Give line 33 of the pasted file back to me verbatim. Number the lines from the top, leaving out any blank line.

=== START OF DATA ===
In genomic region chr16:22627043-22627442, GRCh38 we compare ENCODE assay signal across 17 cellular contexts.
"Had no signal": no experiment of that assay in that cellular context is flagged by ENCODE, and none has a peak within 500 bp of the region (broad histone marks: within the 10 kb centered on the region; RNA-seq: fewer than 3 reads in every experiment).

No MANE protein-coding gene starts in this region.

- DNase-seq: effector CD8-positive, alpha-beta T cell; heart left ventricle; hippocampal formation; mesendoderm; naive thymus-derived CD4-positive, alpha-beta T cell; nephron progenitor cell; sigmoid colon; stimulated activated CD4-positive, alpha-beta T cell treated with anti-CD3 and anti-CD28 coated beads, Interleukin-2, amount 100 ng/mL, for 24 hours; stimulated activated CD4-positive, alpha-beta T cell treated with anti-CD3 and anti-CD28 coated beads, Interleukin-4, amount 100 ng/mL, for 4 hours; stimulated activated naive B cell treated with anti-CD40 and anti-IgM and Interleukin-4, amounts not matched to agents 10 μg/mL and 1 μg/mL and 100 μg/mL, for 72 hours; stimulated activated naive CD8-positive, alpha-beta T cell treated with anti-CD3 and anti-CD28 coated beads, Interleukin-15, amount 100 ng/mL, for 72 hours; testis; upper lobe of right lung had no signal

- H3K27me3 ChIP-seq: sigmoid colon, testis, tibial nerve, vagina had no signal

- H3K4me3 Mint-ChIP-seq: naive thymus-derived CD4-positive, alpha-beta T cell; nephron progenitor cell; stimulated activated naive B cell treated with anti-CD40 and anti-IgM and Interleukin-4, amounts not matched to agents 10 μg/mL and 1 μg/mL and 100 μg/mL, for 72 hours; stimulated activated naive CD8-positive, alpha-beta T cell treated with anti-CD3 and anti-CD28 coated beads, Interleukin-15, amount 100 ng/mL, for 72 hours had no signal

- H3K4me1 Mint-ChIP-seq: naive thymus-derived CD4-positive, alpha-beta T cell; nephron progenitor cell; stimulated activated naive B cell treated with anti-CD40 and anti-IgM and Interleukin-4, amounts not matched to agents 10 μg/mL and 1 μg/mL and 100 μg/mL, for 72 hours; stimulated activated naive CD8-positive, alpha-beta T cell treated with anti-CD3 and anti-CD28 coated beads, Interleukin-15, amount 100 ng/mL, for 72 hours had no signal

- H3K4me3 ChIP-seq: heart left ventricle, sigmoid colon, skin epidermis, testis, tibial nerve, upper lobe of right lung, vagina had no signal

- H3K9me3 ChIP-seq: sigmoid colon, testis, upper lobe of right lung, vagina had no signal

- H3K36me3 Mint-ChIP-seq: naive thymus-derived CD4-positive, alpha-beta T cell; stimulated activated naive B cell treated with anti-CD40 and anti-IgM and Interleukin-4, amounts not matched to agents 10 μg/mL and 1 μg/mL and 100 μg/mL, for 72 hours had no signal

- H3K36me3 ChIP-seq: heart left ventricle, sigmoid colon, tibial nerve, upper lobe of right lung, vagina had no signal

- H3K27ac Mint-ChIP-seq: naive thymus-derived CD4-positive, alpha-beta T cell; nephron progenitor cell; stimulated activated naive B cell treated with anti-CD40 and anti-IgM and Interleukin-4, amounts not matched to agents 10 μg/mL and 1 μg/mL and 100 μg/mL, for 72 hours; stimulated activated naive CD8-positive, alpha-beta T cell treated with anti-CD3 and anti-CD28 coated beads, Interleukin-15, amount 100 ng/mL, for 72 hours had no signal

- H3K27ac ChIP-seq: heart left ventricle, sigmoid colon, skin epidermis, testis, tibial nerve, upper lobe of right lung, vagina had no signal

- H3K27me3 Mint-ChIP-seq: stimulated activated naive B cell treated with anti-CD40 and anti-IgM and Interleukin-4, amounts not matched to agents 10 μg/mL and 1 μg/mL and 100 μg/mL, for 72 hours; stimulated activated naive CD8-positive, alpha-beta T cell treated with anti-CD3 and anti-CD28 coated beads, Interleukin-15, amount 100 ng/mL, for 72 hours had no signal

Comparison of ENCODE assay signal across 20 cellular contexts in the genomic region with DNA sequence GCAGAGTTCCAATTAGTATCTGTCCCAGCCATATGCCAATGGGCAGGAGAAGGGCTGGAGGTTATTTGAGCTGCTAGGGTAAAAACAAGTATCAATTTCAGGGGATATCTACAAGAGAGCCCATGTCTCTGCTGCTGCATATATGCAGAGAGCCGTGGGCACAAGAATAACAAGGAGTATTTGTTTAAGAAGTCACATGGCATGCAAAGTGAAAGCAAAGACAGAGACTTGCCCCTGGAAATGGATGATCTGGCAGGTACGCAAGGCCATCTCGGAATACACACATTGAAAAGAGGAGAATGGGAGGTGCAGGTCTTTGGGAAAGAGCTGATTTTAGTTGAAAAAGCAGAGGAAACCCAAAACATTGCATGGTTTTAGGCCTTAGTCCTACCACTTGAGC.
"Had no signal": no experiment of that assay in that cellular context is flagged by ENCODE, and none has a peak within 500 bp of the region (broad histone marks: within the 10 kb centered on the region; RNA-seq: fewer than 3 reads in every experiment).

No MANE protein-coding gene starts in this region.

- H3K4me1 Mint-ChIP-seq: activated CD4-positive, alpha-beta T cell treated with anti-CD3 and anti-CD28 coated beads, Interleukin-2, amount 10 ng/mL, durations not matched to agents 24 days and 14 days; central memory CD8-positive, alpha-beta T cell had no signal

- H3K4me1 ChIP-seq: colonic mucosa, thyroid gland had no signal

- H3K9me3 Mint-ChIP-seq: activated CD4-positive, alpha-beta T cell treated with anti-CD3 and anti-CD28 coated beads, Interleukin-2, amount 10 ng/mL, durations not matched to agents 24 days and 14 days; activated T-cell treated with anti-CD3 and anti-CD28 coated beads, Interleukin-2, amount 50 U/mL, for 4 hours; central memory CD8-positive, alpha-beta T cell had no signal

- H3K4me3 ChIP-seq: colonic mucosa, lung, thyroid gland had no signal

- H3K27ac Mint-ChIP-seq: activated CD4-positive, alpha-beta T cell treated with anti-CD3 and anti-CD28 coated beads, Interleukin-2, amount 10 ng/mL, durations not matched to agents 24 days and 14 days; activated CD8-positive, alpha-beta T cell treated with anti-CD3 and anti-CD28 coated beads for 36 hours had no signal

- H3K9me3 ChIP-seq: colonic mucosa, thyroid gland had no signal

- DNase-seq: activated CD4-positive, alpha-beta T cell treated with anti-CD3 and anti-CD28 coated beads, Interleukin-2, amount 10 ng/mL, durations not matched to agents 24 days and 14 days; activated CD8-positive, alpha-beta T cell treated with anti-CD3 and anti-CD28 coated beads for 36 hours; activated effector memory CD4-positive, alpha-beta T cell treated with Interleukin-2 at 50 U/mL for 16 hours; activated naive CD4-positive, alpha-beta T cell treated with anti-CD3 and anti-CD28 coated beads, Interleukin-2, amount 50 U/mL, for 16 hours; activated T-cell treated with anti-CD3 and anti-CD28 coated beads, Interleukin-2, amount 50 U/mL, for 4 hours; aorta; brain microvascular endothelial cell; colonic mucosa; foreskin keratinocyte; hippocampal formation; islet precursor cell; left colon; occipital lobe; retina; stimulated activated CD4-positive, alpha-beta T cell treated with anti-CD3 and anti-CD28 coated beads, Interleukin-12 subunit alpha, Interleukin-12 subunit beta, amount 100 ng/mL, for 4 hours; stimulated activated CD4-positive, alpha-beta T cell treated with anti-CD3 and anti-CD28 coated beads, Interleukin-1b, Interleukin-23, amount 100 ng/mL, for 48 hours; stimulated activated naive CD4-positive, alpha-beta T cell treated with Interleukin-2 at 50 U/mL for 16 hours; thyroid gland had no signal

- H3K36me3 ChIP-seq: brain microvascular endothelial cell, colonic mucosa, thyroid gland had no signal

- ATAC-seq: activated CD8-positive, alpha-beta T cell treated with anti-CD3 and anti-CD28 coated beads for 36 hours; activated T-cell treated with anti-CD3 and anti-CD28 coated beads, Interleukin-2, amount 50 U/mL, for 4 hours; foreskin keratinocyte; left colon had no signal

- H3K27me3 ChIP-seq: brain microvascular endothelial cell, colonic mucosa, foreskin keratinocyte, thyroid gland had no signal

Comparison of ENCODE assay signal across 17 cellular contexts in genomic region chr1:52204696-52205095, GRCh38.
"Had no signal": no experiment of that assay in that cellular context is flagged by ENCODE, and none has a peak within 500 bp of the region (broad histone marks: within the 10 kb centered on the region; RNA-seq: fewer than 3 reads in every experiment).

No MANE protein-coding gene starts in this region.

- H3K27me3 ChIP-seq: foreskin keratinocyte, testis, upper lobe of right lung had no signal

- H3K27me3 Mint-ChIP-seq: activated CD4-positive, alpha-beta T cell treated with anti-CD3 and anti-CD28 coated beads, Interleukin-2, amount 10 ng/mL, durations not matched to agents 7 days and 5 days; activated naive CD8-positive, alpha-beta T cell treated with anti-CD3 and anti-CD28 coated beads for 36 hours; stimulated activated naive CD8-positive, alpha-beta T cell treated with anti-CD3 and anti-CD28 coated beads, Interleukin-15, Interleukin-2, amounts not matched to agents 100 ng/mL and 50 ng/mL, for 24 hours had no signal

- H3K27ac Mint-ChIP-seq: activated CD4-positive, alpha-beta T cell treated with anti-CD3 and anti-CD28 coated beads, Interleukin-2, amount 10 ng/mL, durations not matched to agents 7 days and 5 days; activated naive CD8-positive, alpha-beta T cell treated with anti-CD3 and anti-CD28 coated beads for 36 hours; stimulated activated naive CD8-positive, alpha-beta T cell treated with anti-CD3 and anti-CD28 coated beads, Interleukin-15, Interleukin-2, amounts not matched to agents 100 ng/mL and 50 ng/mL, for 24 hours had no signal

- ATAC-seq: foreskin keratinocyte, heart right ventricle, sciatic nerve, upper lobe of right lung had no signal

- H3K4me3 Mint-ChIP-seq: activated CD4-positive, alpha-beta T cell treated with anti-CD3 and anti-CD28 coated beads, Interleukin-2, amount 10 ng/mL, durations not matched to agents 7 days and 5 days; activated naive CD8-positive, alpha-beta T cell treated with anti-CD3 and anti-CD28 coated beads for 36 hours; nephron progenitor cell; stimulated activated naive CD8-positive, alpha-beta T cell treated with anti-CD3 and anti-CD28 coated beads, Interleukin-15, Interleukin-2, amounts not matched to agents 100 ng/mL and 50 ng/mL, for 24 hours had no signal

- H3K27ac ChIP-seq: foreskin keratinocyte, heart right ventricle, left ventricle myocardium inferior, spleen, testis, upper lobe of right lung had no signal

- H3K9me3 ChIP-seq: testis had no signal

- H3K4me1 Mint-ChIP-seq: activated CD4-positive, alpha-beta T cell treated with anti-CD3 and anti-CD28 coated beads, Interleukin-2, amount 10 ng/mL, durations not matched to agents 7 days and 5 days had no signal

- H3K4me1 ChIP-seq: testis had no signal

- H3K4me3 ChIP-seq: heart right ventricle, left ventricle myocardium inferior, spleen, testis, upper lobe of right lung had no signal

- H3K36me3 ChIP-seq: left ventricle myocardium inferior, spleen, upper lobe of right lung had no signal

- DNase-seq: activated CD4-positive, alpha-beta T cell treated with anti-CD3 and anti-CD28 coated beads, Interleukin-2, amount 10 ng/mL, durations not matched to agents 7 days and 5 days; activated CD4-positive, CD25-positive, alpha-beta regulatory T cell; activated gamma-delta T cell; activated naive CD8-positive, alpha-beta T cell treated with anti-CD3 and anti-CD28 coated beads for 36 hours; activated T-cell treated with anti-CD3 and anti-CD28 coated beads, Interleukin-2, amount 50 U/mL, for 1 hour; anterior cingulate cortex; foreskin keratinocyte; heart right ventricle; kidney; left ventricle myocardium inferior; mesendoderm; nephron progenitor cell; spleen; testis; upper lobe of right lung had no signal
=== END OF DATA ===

- H3K27ac Mint-ChIP-seq: activated CD4-positive, alpha-beta T cell treated with anti-CD3 and anti-CD28 coated beads, Interleukin-2, amount 10 ng/mL, durations not matched to agents 7 days and 5 days; activated naive CD8-positive, alpha-beta T cell treated with anti-CD3 and anti-CD28 coated beads for 36 hours; stimulated activated naive CD8-positive, alpha-beta T cell treated with anti-CD3 and anti-CD28 coated beads, Interleukin-15, Interleukin-2, amounts not matched to agents 100 ng/mL and 50 ng/mL, for 24 hours had no signal